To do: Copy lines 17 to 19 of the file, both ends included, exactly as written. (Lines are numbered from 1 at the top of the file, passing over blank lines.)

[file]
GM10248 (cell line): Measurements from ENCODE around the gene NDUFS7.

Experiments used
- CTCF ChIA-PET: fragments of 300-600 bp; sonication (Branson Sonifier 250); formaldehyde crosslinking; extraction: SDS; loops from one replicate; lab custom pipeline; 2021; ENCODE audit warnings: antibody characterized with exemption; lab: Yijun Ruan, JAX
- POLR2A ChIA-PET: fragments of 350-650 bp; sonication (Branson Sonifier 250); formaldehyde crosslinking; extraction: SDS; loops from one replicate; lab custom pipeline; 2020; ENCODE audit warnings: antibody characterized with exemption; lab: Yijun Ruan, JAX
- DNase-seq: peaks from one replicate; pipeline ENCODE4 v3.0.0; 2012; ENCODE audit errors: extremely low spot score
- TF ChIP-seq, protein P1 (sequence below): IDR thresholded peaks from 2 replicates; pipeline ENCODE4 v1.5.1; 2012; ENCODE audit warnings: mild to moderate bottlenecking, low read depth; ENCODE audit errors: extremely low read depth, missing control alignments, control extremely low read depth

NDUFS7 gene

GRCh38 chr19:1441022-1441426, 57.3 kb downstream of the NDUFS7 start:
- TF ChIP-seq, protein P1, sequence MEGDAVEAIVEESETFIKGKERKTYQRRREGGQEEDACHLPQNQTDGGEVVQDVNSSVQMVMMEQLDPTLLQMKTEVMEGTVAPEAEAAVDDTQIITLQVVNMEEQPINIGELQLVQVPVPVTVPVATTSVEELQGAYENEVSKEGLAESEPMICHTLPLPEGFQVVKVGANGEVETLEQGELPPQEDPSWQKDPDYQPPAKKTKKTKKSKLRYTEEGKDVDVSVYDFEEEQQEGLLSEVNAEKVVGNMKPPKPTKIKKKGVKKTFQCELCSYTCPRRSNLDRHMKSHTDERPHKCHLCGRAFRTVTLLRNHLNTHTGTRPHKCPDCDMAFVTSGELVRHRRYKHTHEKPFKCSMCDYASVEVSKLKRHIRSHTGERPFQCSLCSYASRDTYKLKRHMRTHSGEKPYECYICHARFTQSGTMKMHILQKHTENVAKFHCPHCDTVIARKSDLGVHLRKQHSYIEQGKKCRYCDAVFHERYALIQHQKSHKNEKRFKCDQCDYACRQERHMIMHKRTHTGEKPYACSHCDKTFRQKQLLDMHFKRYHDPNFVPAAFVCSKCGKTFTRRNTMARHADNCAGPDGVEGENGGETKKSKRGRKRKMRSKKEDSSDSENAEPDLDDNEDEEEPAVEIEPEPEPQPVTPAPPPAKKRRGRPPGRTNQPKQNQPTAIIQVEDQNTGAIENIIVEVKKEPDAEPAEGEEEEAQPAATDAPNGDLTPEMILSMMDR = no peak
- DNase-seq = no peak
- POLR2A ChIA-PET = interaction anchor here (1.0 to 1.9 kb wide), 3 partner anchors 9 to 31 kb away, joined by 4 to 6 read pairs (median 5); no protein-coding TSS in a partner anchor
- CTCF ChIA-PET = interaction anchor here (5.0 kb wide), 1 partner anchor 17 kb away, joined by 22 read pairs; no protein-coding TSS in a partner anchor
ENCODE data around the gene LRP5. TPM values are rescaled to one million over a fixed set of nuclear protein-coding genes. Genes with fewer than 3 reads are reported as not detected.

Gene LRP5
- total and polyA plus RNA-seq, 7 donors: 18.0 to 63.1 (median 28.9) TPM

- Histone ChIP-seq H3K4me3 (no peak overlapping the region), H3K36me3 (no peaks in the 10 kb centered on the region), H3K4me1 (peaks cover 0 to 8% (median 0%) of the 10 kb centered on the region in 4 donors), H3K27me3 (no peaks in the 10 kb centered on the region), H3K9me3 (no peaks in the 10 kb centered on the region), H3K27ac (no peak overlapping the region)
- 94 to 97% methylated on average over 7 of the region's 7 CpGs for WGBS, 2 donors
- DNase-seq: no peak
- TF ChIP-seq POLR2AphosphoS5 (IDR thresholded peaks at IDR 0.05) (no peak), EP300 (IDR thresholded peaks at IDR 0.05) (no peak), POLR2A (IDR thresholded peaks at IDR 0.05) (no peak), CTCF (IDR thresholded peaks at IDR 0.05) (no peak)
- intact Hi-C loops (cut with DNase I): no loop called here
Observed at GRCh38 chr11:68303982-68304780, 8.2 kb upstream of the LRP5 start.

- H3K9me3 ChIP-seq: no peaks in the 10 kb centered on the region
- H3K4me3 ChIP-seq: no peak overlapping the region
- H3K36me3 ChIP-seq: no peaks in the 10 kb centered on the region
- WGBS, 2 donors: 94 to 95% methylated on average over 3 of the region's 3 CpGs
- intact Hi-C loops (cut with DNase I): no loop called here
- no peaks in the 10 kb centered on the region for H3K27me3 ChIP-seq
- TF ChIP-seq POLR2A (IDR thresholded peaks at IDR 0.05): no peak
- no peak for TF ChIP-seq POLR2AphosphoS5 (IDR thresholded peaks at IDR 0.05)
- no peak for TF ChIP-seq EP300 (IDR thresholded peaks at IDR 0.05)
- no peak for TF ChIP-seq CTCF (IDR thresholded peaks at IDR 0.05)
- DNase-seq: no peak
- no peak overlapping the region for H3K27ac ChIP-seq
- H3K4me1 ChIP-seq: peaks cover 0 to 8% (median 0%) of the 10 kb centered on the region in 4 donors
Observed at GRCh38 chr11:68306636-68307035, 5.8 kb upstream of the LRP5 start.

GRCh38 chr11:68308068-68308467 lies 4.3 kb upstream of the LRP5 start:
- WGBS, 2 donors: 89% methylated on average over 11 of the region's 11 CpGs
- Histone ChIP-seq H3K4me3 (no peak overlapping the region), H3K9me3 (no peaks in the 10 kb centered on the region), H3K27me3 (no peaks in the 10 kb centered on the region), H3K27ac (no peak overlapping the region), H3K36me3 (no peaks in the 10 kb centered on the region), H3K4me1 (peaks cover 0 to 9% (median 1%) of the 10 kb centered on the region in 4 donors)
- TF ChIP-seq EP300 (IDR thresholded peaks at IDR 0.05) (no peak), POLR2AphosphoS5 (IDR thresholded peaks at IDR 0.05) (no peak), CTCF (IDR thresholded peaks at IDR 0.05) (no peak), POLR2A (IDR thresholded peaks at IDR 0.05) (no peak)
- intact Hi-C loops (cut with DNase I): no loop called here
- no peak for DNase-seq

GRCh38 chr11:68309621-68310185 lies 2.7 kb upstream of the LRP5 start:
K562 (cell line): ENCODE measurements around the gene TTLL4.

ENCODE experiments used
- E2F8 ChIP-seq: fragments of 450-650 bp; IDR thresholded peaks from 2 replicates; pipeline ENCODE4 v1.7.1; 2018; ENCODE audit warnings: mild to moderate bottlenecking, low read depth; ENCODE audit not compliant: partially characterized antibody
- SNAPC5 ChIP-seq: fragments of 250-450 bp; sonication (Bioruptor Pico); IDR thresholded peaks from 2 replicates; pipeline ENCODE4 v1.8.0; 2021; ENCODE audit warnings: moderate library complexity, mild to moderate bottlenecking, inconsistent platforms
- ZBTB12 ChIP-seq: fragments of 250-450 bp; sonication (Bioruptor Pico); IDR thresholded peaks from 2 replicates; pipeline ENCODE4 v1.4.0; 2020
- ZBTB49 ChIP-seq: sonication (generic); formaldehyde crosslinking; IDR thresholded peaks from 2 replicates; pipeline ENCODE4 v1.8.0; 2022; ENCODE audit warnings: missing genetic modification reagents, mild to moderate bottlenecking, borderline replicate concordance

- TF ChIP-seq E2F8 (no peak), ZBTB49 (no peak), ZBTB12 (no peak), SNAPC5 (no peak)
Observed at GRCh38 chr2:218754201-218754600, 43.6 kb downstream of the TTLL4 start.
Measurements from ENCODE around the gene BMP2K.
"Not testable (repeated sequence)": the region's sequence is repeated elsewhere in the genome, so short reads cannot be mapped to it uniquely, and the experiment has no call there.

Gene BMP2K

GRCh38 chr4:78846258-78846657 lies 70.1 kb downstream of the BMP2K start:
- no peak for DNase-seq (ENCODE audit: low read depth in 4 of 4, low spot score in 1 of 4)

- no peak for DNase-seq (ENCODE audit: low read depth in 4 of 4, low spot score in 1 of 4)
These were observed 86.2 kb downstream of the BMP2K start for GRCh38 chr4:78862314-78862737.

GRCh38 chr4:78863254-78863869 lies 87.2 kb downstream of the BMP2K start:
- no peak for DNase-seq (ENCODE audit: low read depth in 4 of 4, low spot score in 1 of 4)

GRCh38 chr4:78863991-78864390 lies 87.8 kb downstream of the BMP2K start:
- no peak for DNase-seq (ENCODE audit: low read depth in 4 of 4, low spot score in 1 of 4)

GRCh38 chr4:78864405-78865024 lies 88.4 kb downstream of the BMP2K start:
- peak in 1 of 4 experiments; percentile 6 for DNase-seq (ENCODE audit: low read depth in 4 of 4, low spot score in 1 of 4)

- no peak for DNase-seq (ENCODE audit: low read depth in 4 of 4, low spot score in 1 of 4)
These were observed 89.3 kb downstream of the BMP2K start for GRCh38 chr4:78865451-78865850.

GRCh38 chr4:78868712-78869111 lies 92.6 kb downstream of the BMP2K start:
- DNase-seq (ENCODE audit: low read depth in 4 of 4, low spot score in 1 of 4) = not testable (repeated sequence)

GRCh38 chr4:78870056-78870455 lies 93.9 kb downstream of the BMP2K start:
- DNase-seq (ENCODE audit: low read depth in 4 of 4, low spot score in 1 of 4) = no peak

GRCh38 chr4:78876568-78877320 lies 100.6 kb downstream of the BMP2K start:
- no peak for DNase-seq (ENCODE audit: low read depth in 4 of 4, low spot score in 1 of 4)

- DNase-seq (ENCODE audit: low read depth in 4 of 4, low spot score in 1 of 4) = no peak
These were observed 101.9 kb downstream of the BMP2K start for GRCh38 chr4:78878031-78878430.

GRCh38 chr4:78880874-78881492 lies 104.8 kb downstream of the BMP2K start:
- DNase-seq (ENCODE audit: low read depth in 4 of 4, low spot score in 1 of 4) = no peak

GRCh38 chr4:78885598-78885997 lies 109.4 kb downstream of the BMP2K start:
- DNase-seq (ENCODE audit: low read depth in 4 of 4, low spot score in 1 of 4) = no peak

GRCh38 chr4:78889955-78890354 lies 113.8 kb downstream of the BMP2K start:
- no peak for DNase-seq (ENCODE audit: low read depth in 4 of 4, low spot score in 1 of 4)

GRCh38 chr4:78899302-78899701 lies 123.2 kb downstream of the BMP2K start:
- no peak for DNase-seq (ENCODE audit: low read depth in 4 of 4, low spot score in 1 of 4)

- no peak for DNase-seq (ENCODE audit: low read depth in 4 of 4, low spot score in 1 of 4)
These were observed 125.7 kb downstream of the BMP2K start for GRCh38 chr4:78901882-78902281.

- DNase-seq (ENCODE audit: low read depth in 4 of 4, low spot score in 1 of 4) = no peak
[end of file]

- 94 to 97% methylated on average over 7 of the region's 7 CpGs for WGBS, 2 donors
- DNase-seq: no peak
- TF ChIP-seq POLR2AphosphoS5 (IDR thresholded peaks at IDR 0.05) (no peak), EP300 (IDR thresholded peaks at IDR 0.05) (no peak), POLR2A (IDR thresholded peaks at IDR 0.05) (no peak), CTCF (IDR thresholded peaks at IDR 0.05) (no peak)